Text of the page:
Putting hydropower and renewables in context


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3rd Mekong Forum on Water, Food & Energy 2013. Presentation from Session 12: Alternative electricity sources and planning for the Mekong.

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  • Research project to try to understand the potential for renewable energy in a region with abundant cheap energy generation potential through hydropower, we are asking the question: what alternatives might renewable energy offer?Aim to inform both policy makers as well as renewable energy developers and investors as well as other organisations active in the field
  • Reviews of literature and documented experience on renewables internationally and in the LMBTechnology specific – technologies in use and in early stages of development internationally and potential in LMB countriesImplementation barriers – aim to answer the question: why don’t renewables comprise a higher proportion of the mix? Financial + institutionalSocial/environmental - small hydro compared to large – are impacts proportional to size of project or is it more complex than that?Case studies – each LMB country to better understand how international experience is playing out in the countries – more on next slideReports and issues paperAs well as synthesis report of all findingsPortfolio based planning, which we think may help better capture the advantages of RE because it considers fuel price and other risks into account with the aim of presenting a suite of possible scenarios with different levels of risk for planners to considerInterogate how the energy needs of the region can be met with renewable energy compared with hydropower and attempt to answer the question: to what extent can RE be a substitute for hydropower?
  • Energy system based study in VietnamPolicy framework review in ThailandTwo technology based studies – in Cambodia and Lao PDR
  • Sure we can bend the curve, it might be difficult, but the issue is probably more one of
  • The first question to answer when considering the power sector in the region is do we need more.The short answer is yes, for the foreseeable future….
  • Over 100 GW increase
  • 1. This shows the current and planned capacity in the four LMB countries by technology – not just MKB2. 366% increase in renewables – although it should be noted that they are only projected to meet 7% of power generated3.97% increase in HP capacity
  • Of course this is technical potential, for example given that ground mounted solar would occupy approximately 2 ha per MW, that would be approximately 1465 sq.km for solar
  • Costs: e.g.
  • Putting hydropower and renewables in context

    1. 1. POTENTIAL FOR INCREASING THE ROLE OF RENEWABLES IN MEKONG POWER SUPPLY (MK14) CPWF Mekong Forum – Session 12, 20 November 2013 Putting hydropower and renewables in context John Sawdon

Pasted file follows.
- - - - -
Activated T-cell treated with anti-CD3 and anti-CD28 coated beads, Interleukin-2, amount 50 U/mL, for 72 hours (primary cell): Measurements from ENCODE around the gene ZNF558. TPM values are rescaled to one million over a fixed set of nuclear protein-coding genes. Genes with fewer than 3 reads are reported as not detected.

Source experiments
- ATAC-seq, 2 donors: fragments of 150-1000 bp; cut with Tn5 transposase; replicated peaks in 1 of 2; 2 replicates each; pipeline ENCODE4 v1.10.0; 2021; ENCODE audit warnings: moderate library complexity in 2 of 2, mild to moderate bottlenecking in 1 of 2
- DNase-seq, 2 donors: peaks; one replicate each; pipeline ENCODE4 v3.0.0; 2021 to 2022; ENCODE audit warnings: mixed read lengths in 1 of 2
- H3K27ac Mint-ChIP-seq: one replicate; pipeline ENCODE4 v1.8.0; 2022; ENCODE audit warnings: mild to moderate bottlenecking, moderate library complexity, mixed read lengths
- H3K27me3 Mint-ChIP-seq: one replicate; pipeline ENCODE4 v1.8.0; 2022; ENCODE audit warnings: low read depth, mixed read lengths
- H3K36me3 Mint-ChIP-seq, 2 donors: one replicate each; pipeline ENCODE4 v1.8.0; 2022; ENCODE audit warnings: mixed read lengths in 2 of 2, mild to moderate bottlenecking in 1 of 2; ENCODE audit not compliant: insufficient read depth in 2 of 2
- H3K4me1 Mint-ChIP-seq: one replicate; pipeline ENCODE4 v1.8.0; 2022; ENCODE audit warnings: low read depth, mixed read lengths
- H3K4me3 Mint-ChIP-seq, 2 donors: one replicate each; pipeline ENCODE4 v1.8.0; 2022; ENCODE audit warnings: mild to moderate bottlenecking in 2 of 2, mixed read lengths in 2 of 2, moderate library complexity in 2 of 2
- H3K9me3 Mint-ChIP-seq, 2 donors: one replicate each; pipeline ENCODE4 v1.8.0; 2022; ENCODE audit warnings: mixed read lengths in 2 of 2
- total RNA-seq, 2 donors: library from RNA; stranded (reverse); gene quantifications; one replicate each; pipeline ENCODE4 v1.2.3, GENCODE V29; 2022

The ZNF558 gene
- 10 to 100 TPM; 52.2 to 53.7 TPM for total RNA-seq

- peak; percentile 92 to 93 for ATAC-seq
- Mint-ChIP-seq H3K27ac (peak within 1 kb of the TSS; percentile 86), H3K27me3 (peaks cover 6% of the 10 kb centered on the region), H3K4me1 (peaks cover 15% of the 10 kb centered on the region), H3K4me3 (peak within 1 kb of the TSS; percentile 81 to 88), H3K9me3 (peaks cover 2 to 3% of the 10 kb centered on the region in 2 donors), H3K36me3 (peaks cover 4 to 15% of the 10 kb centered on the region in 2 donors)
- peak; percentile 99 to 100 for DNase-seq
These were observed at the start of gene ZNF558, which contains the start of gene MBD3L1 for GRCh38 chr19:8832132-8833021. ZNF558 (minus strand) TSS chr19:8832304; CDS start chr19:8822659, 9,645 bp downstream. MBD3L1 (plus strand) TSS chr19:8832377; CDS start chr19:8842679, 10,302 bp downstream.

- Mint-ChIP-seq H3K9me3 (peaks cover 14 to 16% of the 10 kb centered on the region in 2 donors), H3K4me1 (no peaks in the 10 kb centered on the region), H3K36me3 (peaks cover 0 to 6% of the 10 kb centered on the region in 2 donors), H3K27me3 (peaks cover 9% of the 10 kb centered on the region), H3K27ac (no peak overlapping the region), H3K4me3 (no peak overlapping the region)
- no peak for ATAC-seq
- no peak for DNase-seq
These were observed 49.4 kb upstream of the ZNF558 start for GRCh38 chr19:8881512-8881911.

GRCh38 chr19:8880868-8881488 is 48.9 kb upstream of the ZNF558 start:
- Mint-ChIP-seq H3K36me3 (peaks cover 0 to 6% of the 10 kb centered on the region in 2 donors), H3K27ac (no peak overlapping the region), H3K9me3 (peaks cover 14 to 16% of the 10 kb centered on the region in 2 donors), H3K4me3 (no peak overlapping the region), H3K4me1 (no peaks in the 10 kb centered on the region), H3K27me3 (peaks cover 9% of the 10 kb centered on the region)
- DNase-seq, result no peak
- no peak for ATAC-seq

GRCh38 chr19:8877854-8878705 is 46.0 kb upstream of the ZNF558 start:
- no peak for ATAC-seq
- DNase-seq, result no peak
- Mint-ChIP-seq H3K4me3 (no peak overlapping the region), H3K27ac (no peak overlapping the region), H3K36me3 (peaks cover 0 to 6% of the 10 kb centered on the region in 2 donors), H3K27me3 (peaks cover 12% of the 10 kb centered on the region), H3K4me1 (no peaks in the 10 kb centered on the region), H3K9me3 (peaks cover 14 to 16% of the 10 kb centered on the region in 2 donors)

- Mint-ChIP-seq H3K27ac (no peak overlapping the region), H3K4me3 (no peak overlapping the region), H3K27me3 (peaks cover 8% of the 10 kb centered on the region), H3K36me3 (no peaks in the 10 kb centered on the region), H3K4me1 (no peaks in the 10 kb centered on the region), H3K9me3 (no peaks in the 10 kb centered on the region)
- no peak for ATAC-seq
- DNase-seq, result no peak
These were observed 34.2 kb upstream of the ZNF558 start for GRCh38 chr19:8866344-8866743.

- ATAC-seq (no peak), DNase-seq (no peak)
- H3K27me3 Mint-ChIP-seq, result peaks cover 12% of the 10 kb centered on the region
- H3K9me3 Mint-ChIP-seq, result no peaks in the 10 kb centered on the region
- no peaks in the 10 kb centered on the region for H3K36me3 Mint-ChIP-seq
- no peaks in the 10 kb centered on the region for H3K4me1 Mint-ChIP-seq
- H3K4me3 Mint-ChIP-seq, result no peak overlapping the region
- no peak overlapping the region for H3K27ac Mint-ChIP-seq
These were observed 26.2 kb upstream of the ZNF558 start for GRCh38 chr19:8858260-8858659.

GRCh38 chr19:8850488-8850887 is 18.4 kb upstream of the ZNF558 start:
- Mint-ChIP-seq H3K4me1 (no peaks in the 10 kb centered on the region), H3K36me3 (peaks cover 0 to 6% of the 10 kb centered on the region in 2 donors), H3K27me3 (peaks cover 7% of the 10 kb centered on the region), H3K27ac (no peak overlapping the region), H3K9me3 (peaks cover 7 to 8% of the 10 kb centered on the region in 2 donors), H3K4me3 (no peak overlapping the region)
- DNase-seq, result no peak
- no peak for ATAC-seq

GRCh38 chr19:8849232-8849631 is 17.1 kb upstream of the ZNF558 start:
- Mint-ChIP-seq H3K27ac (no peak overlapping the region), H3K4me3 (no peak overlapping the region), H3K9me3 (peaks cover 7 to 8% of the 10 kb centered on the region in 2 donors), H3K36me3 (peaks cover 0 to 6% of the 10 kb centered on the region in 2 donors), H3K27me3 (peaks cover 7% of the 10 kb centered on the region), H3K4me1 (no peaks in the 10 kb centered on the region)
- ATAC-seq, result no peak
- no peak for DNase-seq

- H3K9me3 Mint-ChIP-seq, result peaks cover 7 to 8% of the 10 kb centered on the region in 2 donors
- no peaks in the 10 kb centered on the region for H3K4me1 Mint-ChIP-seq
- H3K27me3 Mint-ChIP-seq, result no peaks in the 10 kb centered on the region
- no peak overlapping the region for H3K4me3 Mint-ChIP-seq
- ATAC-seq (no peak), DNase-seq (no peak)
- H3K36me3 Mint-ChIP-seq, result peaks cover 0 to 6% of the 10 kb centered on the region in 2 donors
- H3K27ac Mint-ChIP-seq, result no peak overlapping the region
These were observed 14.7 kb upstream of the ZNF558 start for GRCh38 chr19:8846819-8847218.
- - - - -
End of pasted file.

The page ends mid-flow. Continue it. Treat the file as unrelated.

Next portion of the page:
2. 2. Contents    Part 1: Overview of the project Part 2: Hydropower and renewables – substitutes or complements? Part 3: Introduction of sessions 12 and 14
    3. 3. Overview of the project
    4. 4. Project objectives  Assess the potential role of renewables in the regional power generation mix  Enhance the evidence base on renewable energy potential  Identify barriers to renewable energy having a more substantial contribution to power supply
    5. 5. Scope  Project sought to build on existing work in the region Numerous studies of renewables policy, deployment and potential  More recent strategic environmental assessment of the power sector in the GMS   Project focused upon where it was able to addvalue Country power sector contexts extremely varied (RE and HP capacity, available resources etc.) – facing different challenges  Combination of review of international experience, secondary data collection from the region 
    6. 6. Literature review of international experience Renewable energy technology review Barriers to renewable energy deployment Case studies to „ground-truth‟ review Cambodia Lao PDR Thailand Viet Nam Synthesis report and issues papers Review of regional barriers to renewables expansion and diffusion and recommendations Meeting energy needs: hydropower compared with renewables
    7. 7. CCDE Regional reviews and papers Vietnam case study on meeting peak demand with solar PV Cambodia study on rice husk gasification Project partners Thailand study on current policy framework for RE and lessons for other countries Lao PDR study on small hydropower
    8. 8. Hydropower and renewables – substitutes or compliments? Technology choice in the power sector
    9. 9. Electricity demand  The regional context of rapid economic growth and structural change is driving growing electricity demand  Sector plans over-estimate demand and underestimate potential demand-side measures (EE, DSM)